Amnesty International says Islamist militias have committed many abuses against civilians in northern Mali, including the use of child soldiers, amputations and stonings. It’s calling on the international community to help deploy human rights monitors.
Amnesty’s Salvatore Sagues says child soldiers – forced into service by anti-government forces – have seen combat in northern Mali.
“We have already learned that some child soldiers were sent to the front line. Some of them have been wounded and killed,” he said.
He said that even government-backed militias in the south are reported to be recruiting children.
“It is forbidden under international law if child soldiers are under 15 it is a war crime. And as you know, the International Criminal Court has opened [an] inquiry into Mali. So people who are using children below the age of 15 will have to account to the International Criminal Court,” he said.
Amnesty is also warning of civilian causalities as French forces pound Islamist militia positions.
“The main problem is that Islamic armed groups are intermingled with civilians in the north. And when the French are bombing towns in the north they may unwittingly wound and even kill civilians. So we are reminding the French and the Malian army to take all the measures necessary to avoid targeting civilians,” he said.
Sagues said there’s also the issue of possible reprisals against those suspected of collaborating with the militias or the Tuareg rebels.
“So we are calling [on] the Malian authorities also to ensure that the armed forces are abiding by humanitarian and human rights law,” he said.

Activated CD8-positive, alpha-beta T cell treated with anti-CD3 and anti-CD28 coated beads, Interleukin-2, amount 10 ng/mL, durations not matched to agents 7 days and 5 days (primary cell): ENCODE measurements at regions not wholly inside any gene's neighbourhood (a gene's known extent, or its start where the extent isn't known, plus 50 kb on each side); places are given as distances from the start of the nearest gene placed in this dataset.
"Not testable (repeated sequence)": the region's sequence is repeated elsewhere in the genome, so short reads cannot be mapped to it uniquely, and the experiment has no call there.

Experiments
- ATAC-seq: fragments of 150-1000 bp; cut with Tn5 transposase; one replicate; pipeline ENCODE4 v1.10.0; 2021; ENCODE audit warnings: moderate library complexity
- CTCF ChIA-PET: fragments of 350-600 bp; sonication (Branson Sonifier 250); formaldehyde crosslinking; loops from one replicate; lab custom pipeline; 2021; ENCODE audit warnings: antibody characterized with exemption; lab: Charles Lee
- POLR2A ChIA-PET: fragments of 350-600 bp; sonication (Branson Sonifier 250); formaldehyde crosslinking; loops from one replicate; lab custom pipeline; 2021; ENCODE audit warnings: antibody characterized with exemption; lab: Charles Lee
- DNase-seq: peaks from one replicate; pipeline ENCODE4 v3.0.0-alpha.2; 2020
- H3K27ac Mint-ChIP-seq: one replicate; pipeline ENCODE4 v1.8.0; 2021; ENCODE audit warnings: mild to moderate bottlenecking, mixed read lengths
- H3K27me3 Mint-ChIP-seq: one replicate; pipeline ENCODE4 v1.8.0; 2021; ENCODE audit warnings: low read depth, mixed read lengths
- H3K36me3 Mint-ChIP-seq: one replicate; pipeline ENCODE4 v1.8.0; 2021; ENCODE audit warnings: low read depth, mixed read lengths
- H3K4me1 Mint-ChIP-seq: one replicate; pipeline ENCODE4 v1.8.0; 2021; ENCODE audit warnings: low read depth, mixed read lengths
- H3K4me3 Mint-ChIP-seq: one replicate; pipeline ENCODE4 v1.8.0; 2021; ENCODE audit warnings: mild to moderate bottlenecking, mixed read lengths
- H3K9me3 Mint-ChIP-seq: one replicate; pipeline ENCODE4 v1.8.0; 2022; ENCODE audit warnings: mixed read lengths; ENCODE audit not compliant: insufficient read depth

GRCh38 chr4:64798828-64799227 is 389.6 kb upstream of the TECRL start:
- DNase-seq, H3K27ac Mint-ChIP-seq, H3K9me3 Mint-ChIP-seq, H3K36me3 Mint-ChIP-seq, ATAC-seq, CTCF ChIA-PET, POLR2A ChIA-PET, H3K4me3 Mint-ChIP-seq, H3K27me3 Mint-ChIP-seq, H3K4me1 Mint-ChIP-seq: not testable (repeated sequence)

Amnesty is receiving reports of atrocities from human rights defenders and others in the north, who, it said, are risking their lives to get the information out. Sagues gave some examples.
“They imposed their own interpretation if Islam. Flogging couples, for example, who had sexual relationships without being married. They stoned to death a couple, unmarried, who had a child. They amputated several people accused of theft without any trial. They destroyed cultural buildings,” he said
He said before the rise of the militias in the north, Mali had been a very tolerant Muslim country. What’s more, he said, the militias are holding hostages.
“Currently to our knowledge, 13 people are being held in Mali, among whom six are French and four are Algerian nationals. And of course we are very much concerned that these hostages might pay the price of retaliation or reprisal as a consequence of this intervention,” he said.
Amnesty International said that the international community has a responsibility to prevent a fresh surge in abuses.